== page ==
Working from home is such a big blessing to me, but I have to work extra hard to create separation. Both my partner and I have remote jobs. Working from home gets complicated when we’re both sitting in our pajamas all day in separate rooms because we need to work. It doesn’t really look or feel like we’re working.
I’ve always implemented a few rules in my work from home life. I never work on my bed because that is one of the worst things I could do to muddle my home life and work life. I try to not even work in my room. I go into the living room and sit on the floor at my coffee table. I also have work clothes. While I won’t model on the cover of Vogue anytime soon in my WFH outfit, I know that it is perfect for what I need. It’s comfortable enough that I can sit for long periods of time. It’s not too comfortable that I’ll sleep in it later and it’s not supportive enough that I can go out or work out in it either. I know you’re all dying to know what it is. It’s something along the lines of this Women’s Sleeveless Jumper. I swear it’s my favorite thing in my closet.
I also make my own hours. I try not to write for too long because my writing will get sloppy and my brain gets overloaded. I take breaks and divvy up tasks. I personally try to do the tasks that will require more research at the beginning of the day then finishing up with a quick article or two. I like to be able to finish my day and point to something and say, ‘look at what I did’.
I’m also really selfish with my time. If I want to spend all day writing I will. This is a boundary my partner and I set. It’s hard because I don’t physically go to an office and I technically don’t have to write a certain number of hours a day, but if I want to work from 9-5 some days, I work from 9-5.
I also eliminate distractions. I have my phone with me because I’m a human and I’m addicted to the thing. But if someone texts me while I’m working I don’t respond because it will interrupt my flow and I can’t have an actual conversation with them. I also can’t watch TV or YouTube when I’m working. I save those for once I get off and I can just wind down. I also watch them on the TV because I know that if my computer is out I’ll want to start another article or look some things up. That’s not fair to me or my employer.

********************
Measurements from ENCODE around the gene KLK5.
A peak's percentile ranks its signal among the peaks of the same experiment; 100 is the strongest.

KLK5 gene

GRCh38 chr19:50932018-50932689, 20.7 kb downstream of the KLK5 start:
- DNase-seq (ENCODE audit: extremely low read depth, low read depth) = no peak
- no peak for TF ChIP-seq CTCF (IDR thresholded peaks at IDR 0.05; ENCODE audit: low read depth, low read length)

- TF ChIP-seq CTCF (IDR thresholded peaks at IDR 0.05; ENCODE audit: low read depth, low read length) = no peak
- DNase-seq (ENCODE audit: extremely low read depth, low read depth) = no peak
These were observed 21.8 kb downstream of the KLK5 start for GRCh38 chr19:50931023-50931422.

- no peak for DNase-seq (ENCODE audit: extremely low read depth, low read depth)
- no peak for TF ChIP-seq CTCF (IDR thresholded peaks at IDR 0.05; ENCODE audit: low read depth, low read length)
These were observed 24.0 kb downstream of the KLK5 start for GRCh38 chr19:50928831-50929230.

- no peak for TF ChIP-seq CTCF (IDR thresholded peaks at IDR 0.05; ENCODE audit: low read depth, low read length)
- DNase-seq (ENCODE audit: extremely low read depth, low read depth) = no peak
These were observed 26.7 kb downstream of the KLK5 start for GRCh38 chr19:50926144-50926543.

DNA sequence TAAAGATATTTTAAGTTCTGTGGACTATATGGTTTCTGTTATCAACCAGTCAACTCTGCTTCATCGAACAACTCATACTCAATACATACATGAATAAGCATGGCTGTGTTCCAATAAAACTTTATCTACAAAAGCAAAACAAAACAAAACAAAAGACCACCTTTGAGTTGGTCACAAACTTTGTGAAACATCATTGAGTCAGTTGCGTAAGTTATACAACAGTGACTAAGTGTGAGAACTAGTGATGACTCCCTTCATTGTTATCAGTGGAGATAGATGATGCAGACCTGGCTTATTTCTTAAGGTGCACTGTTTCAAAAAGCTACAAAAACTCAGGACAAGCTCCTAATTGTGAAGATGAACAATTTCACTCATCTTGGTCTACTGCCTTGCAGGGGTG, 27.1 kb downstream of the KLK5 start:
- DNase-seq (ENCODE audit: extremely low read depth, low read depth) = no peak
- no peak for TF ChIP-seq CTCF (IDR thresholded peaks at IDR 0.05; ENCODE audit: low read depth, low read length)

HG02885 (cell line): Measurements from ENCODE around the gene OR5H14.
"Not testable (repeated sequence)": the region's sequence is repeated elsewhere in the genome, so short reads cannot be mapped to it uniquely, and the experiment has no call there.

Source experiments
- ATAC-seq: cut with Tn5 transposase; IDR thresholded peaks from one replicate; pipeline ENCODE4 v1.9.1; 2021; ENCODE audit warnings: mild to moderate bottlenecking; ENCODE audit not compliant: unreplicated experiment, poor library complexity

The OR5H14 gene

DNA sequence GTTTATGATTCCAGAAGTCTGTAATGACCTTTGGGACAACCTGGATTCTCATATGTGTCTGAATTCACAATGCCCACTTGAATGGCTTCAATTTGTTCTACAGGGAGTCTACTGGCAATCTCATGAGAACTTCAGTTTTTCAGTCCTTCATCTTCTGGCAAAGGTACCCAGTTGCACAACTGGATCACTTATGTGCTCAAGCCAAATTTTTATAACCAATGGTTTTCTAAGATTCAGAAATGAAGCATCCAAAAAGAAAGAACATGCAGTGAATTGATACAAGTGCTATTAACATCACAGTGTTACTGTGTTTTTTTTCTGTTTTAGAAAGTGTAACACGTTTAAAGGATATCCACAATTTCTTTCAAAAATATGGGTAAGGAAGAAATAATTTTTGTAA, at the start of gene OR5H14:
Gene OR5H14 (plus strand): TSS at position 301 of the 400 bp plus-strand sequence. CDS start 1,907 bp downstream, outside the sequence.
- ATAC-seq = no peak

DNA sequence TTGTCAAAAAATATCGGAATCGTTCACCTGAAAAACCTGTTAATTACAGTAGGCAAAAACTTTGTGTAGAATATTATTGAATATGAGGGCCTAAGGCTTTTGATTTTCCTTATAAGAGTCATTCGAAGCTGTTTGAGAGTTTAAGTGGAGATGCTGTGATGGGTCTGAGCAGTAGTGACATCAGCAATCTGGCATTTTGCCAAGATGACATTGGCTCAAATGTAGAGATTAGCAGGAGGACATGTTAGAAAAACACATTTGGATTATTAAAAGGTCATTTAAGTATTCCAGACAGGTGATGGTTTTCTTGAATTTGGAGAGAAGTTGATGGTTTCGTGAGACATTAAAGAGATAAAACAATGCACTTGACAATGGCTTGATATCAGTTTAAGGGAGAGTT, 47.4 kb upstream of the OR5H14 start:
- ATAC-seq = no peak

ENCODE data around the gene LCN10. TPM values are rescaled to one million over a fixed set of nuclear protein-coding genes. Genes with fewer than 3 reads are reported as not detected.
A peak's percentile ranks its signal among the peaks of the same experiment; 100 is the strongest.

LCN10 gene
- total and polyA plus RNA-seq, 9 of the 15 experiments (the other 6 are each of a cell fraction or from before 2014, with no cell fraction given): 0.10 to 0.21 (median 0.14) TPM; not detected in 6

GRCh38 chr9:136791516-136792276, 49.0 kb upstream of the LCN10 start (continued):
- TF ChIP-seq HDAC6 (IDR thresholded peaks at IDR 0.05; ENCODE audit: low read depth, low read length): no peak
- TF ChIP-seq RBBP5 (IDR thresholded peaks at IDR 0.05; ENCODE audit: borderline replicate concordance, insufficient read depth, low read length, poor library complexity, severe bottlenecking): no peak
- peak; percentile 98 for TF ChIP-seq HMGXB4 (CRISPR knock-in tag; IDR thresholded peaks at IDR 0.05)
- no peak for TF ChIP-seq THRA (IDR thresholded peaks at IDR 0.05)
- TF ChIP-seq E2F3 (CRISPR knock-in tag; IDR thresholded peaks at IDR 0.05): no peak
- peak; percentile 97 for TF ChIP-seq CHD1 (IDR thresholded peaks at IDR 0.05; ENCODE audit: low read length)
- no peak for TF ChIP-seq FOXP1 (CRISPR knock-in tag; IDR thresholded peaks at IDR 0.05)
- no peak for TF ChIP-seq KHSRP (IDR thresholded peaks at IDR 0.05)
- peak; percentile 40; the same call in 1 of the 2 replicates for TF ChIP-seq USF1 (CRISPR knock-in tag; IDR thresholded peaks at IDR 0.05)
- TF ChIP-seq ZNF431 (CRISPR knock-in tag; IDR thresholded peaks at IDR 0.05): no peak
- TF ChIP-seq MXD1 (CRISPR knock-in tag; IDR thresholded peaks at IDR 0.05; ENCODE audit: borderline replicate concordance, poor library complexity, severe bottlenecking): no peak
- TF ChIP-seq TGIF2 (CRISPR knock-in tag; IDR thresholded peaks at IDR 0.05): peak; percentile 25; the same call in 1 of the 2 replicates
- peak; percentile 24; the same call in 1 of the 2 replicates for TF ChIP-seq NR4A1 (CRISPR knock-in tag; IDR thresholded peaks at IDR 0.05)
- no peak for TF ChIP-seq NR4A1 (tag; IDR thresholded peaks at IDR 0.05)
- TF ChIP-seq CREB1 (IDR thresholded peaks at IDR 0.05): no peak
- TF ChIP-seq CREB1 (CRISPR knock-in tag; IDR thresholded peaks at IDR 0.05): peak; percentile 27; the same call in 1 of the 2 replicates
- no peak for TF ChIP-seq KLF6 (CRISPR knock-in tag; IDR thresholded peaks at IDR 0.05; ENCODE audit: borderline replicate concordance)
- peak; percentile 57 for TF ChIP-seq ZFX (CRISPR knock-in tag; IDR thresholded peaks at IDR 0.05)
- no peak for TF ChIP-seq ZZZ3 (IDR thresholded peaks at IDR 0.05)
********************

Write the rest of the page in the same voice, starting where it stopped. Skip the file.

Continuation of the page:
Since I work on my computer, I also separate my work and play. I have a tab that’s full of my YouTube workouts, one that’s full of fun videos, one for research, and one for work work. My editor has something along those lines too so that she can be on her computer without seeing notifications pop up in different tabs and trying to take care of them immediately.
Why We Need To Leave Work
By now you basically know the answer to this. Our lives cannot just be work. Even if we have the best job in the world, we still need to balance our lives out with social activities, family, and alone time. I love my job. Really, it’s my dream job. But I know that if I spend my entire day writing and researching I’ll get overwhelmed, burnt out, and the quality of my work will go down significantly.
There are so many studies about how long work should actually take. Tim Ferriss wrote the book The 4-Hour Workweek and suggested that we only work for four hours a week, as the title implies. Ferriss wasn’t the only one who suggested the 4 hour cap. Bertrand Russell, a British philosopher also suggested that in his essay, “In Praise of Idleness”. He suggested that the rest of the day be spent pursuing science, painting, and writing.
The Economist did a study of productivity and found that the countries that were more productive asked their employees to be in the office less often. America isn’t one of these countries. In fact, the average American employee usually has 9.2 days of unused vacation time.
Researchers have found something interesting in the difficult balance of family life versus work life. If you bring work home with you, it can negatively impact your family life. But your family life can positively affect your work life. Crazy.
How To Leave Work
We all agree that we need to not become machines that define success and our days by work. But how do we do that? We’ve become so brainwashed that working sometimes is a comfort and joy to us and that’s not necessarily bad. It’s when work never ends that it becomes toxic.
Here are a few things to do to leave your job at your job.
1. Turn off your email
I know that the office might blow up or you might get an assignment last minute. If you’re really concerned about that, talk to your boss and ask them to text you if they have a code red, but otherwise wait until you’re on the clock to even check your email. If you know you won’t deal with emails outside of work, you will eliminate the anticipatory stress completely.